Blog Affordable Housing Finance

How a Boom in Market-Rate Housing Would Help Section 8 Tenants

December 21, 2023

The United States largely abandoned building new public (i.e., publicly-owned and operated) housing in the 1970s, replacing it with the Housing Choice Voucher program to provide low-income families with federally-funded rent subsidies for use in privately-owned buildings.

Colloquially known as “Section 8,” after the law that created it, the program works like this: tenants with Housing Choice Vouchers (HCVs) pay 30% of their income in rent, which is considered the threshold for affordability. The federal government then provides a voucher – a direct payment to the landlord – that covers the difference between the tenant’s payment and the market rate rent.In The Effect of Relaxing Local Housing Market Regulations on Federal Rental Assistance Programs, Kevin Corinth and Amelia Irvine look into the potential effects of zoning reform on the Housing Choice Voucher program, concluding that ten years of 90th-percentile housing production in Los Angeles would significantly lower market rate rents, which would allow many more families to access HCVs with the same budget.

Key Takeaways

  • If Los Angeles had produced new housing at the same rate as pro-housing metro areas, market rate rents would fall by 18 percent.
  • These reduced market rate rents would save the federal government $353 million in Housing Choice Voucher funds, enough to provide vouchers to 34,000 more Los Angeles families.
  • The savings from lowering the market price of rent would significantly outweigh those from doubling the number of subsidized housing units produced with the low income housing tax credit.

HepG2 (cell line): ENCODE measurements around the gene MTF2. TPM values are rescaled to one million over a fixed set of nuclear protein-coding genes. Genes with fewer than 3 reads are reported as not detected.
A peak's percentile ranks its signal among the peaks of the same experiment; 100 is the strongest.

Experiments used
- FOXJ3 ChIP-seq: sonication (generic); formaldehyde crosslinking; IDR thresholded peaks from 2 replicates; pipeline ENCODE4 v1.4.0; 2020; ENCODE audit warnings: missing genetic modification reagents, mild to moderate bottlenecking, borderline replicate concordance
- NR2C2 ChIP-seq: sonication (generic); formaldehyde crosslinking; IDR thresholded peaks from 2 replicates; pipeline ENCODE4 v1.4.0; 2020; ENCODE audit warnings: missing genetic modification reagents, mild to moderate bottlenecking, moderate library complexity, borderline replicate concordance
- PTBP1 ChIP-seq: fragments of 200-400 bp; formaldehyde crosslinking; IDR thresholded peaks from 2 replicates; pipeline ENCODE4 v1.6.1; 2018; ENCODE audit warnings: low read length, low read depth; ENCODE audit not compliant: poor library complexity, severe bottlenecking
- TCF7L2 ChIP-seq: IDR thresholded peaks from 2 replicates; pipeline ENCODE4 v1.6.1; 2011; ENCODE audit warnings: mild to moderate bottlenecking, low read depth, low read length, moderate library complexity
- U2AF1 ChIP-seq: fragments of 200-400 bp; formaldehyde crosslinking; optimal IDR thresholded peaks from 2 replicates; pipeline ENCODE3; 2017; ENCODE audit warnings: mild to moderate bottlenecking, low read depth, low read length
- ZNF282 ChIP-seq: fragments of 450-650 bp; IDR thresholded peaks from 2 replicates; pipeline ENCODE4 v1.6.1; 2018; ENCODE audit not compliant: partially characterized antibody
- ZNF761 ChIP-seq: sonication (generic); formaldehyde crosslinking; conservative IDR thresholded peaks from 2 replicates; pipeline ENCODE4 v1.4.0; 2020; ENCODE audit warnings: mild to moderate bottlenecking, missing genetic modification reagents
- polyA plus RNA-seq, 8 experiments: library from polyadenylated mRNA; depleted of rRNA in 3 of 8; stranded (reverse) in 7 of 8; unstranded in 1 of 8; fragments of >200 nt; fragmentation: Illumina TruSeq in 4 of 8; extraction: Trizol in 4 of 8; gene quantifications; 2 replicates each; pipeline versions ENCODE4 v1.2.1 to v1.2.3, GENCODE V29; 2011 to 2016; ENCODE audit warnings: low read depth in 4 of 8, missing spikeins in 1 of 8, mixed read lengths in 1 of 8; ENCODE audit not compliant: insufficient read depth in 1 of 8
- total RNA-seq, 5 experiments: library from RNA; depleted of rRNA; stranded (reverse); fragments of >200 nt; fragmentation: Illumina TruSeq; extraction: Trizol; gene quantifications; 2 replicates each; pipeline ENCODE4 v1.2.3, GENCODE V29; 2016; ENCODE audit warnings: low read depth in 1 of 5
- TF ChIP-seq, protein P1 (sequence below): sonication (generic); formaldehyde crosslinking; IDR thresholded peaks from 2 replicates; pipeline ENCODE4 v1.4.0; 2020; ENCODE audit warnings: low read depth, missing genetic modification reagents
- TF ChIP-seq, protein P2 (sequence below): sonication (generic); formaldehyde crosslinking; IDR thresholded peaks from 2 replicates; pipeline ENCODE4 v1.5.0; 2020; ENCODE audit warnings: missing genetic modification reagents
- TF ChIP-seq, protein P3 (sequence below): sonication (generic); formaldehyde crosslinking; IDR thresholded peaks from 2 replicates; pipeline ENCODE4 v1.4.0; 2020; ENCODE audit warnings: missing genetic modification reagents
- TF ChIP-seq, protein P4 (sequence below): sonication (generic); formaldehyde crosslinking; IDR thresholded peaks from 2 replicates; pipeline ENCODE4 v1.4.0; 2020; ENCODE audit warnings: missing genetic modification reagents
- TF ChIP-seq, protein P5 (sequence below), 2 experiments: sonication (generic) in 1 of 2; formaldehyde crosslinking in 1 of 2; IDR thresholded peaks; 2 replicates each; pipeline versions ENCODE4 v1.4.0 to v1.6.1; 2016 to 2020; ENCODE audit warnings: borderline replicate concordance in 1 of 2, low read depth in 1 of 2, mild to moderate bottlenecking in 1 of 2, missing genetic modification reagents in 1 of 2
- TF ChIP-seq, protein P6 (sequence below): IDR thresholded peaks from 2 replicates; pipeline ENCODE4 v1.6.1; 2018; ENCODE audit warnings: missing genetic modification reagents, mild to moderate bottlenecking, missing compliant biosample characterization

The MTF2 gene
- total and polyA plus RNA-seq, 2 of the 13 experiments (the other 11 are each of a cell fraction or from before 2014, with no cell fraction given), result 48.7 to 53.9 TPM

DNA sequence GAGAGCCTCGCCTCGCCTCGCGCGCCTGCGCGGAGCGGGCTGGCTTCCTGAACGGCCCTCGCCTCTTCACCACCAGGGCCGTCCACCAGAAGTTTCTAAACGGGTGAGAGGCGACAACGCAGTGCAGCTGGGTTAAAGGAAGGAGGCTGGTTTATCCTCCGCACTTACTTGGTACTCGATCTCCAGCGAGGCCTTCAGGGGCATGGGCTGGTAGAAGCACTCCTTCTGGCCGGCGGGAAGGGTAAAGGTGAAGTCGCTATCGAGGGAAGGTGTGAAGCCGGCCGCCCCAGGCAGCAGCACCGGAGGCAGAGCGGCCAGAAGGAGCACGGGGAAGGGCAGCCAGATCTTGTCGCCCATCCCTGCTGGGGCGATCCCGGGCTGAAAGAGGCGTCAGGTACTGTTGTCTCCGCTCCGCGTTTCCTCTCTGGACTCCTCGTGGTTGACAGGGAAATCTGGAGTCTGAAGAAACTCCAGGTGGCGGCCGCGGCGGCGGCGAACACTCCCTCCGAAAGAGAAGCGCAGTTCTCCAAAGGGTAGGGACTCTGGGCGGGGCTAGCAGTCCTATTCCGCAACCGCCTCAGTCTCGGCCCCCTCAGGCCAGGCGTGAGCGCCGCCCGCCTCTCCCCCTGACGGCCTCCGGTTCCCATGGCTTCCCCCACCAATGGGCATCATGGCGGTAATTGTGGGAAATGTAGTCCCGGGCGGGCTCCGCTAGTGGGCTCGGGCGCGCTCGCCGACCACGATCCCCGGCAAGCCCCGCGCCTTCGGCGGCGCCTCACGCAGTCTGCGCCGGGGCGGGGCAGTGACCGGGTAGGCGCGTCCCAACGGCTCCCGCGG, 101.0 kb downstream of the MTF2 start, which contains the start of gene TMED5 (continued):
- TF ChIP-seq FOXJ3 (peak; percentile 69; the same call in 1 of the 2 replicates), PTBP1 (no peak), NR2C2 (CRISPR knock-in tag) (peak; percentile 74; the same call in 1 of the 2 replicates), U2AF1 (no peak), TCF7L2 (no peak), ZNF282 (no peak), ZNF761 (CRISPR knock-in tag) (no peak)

While the Housing Choice Voucher program is great for low-income families who are able to secure a voucher—and find a landlord willing to take it—only about one fourth of eligible households actually have vouchers, because the program’s funding is limited. 

Meanwhile, market rate rents in cities with housing shortages continue to climb, which means the program serves fewer people with the same funding every year.

Corinth and Irvine simulate the effect that legalizing homebuilding in supply-constrained cities would have on housing prices in Los Angeles by looking at housing production rates in other cities. They then model how ten years of construction would affect the housing supply. 

They find that increasing annual housing production from Los Angeles’ 2010-2019 rate of 0.7% of current stock to 1.6%, in line with Salt Lake City, would increase the total owner-occupied housing stock by 6.2% and the rental housing stock by 13.6%. 

They then use this supply effect to calculate the effect on market rate rents, estimating an 18% decline. Finally, they applied these effects to the Housing Choice Voucher program, estimating a $353 million savings that could be used to provide 34,000 more vouchers in Los Angeles.

Expanding outward from Los Angeles, Corinth and Irvine run the same simulation in 11 other cities, finding that increased housing production would dramatically reduce rents in many other cities—19% in New York, 18% in Boston—and allow many more families to access HCVs.